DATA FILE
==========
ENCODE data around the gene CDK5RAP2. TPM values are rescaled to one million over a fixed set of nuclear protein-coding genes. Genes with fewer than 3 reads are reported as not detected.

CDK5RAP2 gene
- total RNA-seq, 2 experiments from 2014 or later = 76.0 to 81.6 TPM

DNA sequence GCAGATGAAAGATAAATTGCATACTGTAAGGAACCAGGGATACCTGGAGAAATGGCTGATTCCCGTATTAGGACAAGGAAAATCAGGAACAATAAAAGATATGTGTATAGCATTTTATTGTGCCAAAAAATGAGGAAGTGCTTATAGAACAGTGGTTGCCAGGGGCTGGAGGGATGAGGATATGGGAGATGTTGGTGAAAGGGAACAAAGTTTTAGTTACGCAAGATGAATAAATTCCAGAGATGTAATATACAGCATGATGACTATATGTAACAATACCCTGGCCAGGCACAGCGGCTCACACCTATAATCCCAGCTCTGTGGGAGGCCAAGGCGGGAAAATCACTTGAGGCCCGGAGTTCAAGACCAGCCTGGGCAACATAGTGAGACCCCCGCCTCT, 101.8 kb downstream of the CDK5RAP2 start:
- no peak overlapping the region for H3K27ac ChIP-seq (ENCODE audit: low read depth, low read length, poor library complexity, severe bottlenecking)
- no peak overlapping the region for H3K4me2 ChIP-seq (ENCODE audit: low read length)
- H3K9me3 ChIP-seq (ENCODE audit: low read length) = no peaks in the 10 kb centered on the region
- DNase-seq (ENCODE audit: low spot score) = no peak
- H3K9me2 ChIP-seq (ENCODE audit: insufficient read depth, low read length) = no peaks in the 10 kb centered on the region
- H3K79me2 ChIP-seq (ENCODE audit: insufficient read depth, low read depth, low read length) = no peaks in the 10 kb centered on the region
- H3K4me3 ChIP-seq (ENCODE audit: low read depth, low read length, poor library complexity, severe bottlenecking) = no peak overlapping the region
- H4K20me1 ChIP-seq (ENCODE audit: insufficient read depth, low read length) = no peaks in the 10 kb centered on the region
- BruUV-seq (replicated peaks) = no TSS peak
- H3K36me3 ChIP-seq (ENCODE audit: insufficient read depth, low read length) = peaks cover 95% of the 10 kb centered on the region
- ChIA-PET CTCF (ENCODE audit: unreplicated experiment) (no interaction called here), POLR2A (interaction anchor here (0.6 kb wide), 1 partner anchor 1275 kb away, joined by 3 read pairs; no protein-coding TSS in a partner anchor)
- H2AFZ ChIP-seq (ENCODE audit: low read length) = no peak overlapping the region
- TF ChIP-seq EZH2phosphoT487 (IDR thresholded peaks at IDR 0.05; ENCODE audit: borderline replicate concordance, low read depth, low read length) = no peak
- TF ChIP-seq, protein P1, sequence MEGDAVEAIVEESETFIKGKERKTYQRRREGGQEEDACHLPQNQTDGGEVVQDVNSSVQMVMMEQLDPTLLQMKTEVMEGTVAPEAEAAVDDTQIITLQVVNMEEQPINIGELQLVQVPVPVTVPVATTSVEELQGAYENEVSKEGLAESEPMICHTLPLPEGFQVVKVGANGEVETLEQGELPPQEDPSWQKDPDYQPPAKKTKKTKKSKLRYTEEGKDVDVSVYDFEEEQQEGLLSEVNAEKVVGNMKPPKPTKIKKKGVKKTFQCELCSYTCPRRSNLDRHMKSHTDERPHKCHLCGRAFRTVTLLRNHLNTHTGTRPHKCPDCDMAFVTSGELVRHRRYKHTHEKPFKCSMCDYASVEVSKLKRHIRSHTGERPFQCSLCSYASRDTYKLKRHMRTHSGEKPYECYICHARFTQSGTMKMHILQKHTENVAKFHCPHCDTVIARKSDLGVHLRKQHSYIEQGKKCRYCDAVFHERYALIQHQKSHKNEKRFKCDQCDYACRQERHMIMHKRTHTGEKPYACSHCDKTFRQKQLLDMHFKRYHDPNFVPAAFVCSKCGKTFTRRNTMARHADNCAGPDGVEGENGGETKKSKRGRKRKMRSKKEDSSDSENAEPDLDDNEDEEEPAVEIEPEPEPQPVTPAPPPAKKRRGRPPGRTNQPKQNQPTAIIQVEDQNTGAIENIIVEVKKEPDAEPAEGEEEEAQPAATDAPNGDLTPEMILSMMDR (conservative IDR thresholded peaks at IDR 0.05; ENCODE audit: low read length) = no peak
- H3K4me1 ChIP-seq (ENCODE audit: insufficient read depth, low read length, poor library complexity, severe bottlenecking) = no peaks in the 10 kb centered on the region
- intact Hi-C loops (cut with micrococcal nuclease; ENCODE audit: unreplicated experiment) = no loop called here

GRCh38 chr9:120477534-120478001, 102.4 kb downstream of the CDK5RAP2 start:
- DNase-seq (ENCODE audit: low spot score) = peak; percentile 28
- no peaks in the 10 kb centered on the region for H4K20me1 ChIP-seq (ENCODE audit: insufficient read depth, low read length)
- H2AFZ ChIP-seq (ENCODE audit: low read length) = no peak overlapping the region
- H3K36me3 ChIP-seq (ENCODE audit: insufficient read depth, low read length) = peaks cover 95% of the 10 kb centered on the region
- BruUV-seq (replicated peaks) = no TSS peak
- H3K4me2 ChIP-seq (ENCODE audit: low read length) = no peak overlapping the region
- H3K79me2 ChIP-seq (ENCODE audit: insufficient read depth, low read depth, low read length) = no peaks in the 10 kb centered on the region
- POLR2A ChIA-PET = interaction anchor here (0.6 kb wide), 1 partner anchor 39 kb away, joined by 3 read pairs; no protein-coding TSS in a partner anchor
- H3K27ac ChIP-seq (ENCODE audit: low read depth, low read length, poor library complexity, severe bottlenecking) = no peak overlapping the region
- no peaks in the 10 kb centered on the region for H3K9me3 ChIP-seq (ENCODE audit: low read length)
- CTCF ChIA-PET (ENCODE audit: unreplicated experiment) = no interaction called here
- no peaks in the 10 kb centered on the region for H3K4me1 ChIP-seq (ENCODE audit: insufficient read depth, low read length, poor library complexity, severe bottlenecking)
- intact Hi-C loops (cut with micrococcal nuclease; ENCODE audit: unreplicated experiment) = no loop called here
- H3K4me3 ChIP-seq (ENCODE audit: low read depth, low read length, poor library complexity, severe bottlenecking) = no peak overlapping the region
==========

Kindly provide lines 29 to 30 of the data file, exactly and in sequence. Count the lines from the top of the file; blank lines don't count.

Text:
- POLR2A ChIA-PET = interaction anchor here (0.6 kb wide), 1 partner anchor 39 kb away, joined by 3 read pairs; no protein-coding TSS in a partner anchor
- H3K27ac ChIP-seq (ENCODE audit: low read depth, low read length, poor library complexity, severe bottlenecking) = no peak overlapping the region